The message board became very active towards the final weeks of the course. Many students benefited from enhanced collaboration. One student had this to comment: "I benefited from the on-line collaborative activities" To conclude, students in the Internet in Education's course identified the following benefits: 1. Provided opportunities for collaborative learning (68.2% rank this highest): "I am indebted to my friends who provided the support through on-line discussions." 2. Save travelling time (54.5 ranked this highest) 3. Flexibility in terms of ability to read, reflect and participate in discussions (50% ranked this highest) 4. Equal opportunity in participation (50% ranked highest) 5. Increased learning (60% ranked this highest)

Some concerns Learners found that there was an information overload for some of the modules especially those with too many links. Sometimes they suffered from communication anxiety in relation to delayed response, or when they were unable to understand messages generated by the server. Students also had high telephone bills to settle, as accessing the COL required them to dial-up to the local telecommunications service provider. In relation to this, a survey carried out found that most of the students accessed the COL from home (84.5%) followed by those who accessed from work place and university (15.5%). Dial-ups (95.5%) were the most common methods of accessing the COL. The number of times the COL was accessed ranged from 1-2 times (63.3%) and 3-5 times (31.8%) a week. Students when interviewed encountered the following problems. The highest rated barriers to effective use of the template were: 1. Accessing the MDC server; 2. Linking up to Jaring; 3. Announcements and notes should ideally be uploaded 2 weeks in advance; 4. Accessibility of computer Conclusion On-line learning support can provide immense learning opportunities to students. It allows for more flexibility and efficiency in providing and accessing information. The main concerns that should be given more consideration are the quality of the learning materials, the technicalities of telecommunications and the availability of the facilities. Casual conversations with the academic staff and students at the University of Malaya have pointed to the lack of student support to access the online materials.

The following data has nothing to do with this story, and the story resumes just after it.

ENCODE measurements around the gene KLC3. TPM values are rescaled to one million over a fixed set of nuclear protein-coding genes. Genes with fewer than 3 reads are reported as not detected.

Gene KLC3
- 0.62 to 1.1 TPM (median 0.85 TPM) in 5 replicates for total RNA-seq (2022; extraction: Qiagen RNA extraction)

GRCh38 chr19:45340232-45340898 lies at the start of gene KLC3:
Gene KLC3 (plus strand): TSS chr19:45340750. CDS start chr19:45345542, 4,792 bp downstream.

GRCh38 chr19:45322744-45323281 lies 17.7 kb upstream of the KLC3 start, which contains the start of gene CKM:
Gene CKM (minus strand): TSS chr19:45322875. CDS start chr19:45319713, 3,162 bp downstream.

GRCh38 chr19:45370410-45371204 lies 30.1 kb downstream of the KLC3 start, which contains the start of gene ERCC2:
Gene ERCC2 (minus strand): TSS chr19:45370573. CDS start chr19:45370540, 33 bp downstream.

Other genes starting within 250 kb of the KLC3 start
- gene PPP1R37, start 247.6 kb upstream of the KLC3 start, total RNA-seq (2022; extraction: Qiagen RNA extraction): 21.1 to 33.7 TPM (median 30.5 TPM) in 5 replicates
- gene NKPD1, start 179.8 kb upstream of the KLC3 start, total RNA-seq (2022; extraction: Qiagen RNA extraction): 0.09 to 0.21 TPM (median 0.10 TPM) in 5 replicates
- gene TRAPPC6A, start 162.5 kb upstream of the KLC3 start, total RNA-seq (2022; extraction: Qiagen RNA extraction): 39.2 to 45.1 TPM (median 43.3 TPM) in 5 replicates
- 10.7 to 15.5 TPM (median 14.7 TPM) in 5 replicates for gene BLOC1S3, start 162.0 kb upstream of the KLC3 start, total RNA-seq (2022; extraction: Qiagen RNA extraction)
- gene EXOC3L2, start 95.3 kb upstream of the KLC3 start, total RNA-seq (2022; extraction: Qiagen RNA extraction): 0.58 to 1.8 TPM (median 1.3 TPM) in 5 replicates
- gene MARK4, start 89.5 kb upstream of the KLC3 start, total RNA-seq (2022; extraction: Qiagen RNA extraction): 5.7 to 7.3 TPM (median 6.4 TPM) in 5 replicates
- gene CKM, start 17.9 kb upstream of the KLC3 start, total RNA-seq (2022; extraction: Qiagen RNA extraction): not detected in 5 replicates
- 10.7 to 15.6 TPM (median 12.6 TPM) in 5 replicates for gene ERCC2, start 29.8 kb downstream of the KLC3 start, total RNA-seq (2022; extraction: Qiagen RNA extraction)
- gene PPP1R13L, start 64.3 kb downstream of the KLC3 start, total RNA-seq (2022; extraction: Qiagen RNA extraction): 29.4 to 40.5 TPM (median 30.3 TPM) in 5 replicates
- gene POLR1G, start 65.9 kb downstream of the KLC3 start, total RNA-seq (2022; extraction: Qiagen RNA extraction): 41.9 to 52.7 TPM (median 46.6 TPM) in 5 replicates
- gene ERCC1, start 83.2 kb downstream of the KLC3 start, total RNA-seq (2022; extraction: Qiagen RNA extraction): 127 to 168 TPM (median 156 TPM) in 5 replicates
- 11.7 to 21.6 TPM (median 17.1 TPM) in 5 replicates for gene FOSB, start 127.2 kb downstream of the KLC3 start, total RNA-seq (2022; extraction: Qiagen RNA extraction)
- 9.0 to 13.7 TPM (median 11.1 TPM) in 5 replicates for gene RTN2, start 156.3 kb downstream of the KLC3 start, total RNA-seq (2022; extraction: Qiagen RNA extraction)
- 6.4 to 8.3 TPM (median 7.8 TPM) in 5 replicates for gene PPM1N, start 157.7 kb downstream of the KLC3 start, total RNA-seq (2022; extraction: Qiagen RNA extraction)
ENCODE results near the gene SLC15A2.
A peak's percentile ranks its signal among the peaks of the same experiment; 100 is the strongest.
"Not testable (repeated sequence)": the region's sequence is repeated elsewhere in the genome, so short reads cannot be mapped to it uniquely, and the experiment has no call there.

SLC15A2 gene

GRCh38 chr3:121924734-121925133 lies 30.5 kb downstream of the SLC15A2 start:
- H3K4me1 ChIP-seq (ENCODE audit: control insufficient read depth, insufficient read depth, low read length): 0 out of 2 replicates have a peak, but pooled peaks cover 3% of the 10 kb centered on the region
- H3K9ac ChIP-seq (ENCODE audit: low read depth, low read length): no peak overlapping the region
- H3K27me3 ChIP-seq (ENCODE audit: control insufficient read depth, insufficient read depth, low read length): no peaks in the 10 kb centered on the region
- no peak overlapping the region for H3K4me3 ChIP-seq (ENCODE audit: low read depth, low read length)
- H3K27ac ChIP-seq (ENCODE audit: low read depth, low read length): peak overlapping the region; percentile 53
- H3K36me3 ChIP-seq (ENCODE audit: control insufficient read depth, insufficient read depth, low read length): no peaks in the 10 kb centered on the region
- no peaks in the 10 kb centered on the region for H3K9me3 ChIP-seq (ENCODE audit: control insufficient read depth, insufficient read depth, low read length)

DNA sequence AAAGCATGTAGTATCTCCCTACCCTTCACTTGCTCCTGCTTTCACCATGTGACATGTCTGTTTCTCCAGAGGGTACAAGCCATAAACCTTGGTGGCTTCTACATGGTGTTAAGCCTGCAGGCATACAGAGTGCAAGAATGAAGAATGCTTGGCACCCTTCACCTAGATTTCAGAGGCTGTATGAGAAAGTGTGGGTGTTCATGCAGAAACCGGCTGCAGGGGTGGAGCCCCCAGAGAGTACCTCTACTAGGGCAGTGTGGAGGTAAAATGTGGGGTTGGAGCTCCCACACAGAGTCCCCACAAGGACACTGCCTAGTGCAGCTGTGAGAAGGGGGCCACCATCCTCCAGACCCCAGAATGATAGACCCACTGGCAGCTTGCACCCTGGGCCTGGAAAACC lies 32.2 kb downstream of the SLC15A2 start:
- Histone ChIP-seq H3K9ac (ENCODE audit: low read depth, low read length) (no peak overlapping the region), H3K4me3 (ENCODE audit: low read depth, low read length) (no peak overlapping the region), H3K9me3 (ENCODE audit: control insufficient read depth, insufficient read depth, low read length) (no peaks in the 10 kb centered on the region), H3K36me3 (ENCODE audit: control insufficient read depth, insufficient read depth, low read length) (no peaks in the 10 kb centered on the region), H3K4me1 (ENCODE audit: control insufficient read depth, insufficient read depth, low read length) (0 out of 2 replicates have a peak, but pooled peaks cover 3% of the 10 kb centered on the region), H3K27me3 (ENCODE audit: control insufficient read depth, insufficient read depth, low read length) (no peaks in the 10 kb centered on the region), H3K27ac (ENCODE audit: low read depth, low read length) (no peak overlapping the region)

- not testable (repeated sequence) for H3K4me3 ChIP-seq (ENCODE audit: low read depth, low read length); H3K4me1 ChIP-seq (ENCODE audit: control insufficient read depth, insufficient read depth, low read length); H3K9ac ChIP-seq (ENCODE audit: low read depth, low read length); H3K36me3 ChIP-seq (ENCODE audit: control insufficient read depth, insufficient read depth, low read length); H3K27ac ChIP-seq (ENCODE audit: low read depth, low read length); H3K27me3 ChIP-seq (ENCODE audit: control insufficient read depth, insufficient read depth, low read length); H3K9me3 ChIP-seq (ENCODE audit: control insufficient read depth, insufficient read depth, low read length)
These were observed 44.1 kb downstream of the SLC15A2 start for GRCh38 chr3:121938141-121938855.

References Gange, R.M., & Briggs, L.J (1979). Principles of instructional design (2nd Edition). New York: Holt, Rinehart and Winston. Harasim, L., Hiltz, S.R., Teles, L & Turoff, M. (1995). Learning Networks: A Field Guide to Teaching and Learning Online. Cambridge, Massachusetts: The MIT Press Honey, M and Henrique, A. (1993). Telecommunications and K-12 Educators: Findings from a National Survey. In Harasim, L., Hiltz, S.R., Teles, L & Turoff, M. (1995). Learning Networks: A Field Guide to Teaching and Learning Online. Cambridge, Massachusetts: The MIT Press Kaye, A (1991). Computer Networking in distance eEducation: Multiple uses, many models. In Harasim, L., Hiltz, S.R., Teles, L & Turoff, M. (1995). Learning Networks: A Field Guide to Teaching and Learning Online. Cambridge, Massachusetts: The MIT Press Norman, K.L. (1997). Teaching In The Switched-On Classroom: An Introduction To Electronic Education And Hyper-Courseware. Available: [1998, December, 4th.] Porter, L.R. (1997). Creating the Virtual Classroom: Distance Learning with the Internet. New York: John Wiley & Sons, Inc.


To top